Mallory Phelps, ITCA WIC Vendor Manager, related that “This study has greatly assisted our program in maximizing our resources to strategically serve our communities.”
This evaluation framework uses secondary data, and is a cost-effective method to evaluate WIC participant access to stores with healthy food. Authorizing additional stores for WIC improves overall population access to healthy foods beyond those that are WIC eligible. This is particularly important in remote and rural areas where stores may be less inclined to serve a variety of fresh produce and dairy products if they were not required to do so in order to comply with WIC requirements. Authorizing only needed stores ensures that WIC state agency resources are utilized effectively and efficiently. Reducing travel distances and travel times for WIC participants reduces stress and commuting expenses that can be used for other important items.
You Might Also Enjoy These Related Posts:
- Tribal Epidemiology Centers: Advancing Public Health in Indian Country for Over 20 Years
- The Role of Tribal Epidemiology Centers in Serving the Public Health Needs of American Indians and Alaska Natives
- CDC Partnerships With Tribal Epidemiology Centers to Improve the Health of American Indian and Alaska Native Communities
- Effect Modification of the Association Between Race and Stage at Colorectal Cancer Diagnosis by Socioeconomic Status
- Racial Misclassification in Mortality Records Among American Indians/Alaska Natives in Oklahoma From 1991 to 2015
About the Authors
Jonathan Davis, MA, Is a GIS analyst for the Tribal Epidemiology Center, at the Inter Tribal Council of Arizona, Inc.. Mindy Jossefides, RD, is the Director of Special Supplemental Nutrition Program for Women, Infants, and Children at the Inter Tribal Council of Arizona, Inc., Travis Lane, BA, is the Assistant Director of the Inter Tribal Council of Arizona, Inc. David Pijawka, PhD, is a professor at Arizona State University’s School of Geographical Sciences and Urban Planning. Mallory Phelps, BS, is the Vendor Manager of the Special Supplemental Nutrition program for Women, Infants, and Children at the Inter Tribal Council of Arizona, Inc., Jamie Ritchey, PhD, MPH, is the Director of the Tribal Epidemiology Center at the Inter Tribal Council of Arizona, Inc.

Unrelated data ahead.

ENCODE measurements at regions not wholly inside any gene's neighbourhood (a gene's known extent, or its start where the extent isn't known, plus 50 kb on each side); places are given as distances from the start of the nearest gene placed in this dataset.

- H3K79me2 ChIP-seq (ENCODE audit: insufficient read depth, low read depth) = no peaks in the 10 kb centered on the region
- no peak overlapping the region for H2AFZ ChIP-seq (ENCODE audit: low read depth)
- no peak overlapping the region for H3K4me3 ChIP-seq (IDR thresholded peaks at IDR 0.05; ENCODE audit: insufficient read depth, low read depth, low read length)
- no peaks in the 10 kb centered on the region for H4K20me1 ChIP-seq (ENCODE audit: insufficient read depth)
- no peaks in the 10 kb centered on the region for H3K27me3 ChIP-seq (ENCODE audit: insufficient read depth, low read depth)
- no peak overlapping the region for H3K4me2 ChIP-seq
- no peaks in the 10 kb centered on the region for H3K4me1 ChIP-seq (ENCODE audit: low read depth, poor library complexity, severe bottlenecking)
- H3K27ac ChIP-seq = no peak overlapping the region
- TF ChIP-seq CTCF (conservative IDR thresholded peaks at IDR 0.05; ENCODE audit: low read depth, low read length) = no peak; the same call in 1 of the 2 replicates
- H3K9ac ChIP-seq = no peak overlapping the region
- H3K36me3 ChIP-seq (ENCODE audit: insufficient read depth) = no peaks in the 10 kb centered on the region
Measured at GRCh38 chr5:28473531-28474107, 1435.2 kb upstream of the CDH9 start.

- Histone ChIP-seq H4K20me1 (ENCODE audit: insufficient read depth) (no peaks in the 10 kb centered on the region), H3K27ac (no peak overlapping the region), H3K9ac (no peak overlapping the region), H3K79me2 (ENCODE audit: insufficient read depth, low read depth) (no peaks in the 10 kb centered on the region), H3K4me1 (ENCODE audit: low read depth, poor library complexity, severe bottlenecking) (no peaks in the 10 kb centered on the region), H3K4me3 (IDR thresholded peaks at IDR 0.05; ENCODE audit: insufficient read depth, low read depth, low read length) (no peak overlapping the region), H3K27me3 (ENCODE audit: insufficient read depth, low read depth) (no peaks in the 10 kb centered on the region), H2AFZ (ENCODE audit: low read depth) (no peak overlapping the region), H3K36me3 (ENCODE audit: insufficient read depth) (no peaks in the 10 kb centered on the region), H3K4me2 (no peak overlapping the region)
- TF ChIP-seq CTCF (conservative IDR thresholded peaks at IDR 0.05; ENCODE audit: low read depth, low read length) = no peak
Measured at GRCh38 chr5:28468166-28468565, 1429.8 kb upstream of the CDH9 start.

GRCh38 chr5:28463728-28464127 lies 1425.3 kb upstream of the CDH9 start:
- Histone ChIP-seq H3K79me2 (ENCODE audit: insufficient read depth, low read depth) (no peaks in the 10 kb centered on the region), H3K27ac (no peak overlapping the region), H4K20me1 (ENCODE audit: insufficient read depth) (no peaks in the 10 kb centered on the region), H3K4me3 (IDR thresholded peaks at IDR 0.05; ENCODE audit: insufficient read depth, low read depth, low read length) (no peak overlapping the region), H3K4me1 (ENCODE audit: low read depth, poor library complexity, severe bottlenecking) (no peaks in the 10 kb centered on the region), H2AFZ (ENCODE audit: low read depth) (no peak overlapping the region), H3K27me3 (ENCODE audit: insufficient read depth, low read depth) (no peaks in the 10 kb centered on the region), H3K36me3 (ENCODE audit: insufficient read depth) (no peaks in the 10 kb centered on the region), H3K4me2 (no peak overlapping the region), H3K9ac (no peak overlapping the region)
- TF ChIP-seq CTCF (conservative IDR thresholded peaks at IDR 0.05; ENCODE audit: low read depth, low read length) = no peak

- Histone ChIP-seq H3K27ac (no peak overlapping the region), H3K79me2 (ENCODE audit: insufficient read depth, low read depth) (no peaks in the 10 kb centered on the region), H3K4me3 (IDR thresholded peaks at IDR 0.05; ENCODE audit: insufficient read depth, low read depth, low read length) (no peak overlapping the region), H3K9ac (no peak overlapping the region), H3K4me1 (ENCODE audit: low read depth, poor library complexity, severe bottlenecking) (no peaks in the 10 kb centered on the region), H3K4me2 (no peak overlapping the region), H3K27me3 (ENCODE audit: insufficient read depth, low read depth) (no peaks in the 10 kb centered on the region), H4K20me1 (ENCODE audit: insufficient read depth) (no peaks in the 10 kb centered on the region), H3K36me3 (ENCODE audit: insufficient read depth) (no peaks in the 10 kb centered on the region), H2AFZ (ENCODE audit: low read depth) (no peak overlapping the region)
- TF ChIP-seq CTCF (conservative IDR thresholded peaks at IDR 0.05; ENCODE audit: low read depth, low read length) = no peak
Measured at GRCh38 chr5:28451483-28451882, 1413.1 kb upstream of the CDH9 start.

About the Inter Tribal Council of Arizona, Inc.
The Inter Tribal Council of Arizona was established in 1952 to provide a united voice for tribal governments located in the State of Arizona to address common issues and concerns and to promote Indian self-reliance through public policy development. ITCA provides an independent capacity to obtain, analyze, and disseminate information vital to Indian community self-development. ITCA operates more than 30 projects and employs a staff of 70 to provide on-going technical assistance and training to tribal governments in program planning and development, research and data collection, resource development, management and evaluation. The goal of ITCA and its commitment to the Member Tribes is to ensure the self-determination of Indian tribal governments through their participation in the development of the policies and programs which affect their lives.
About the Inter Tribal Council of Arizona, Inc. Special Supplemental Nutrition Program for Women, Infants, and Children
WIC is a nutrition program that helps families feed their children healthy foods. WIC provides nutrition information, healthy foods, and help accessing health care to moderate to low-income families. The program is available to families with pregnant women, new mothers, and children under the age of five.
- HRSA's Investment in Public Health2021.09.28Podcast: The Unique Role (and Challenges) of the Preventive Medicine Workforce
- JPHMP Direct Voices2021.08.09Resources to Help Schools Promote COVID-19 Vaccination
- Big Cities Health Coalition2021.06.30How Health Departments Are Addressing Substance Use Disorder and Overdose During a Pandemic
- Healthy People 20302021.06.16Podcast: Law and Policy as Tools in Healthy People 2030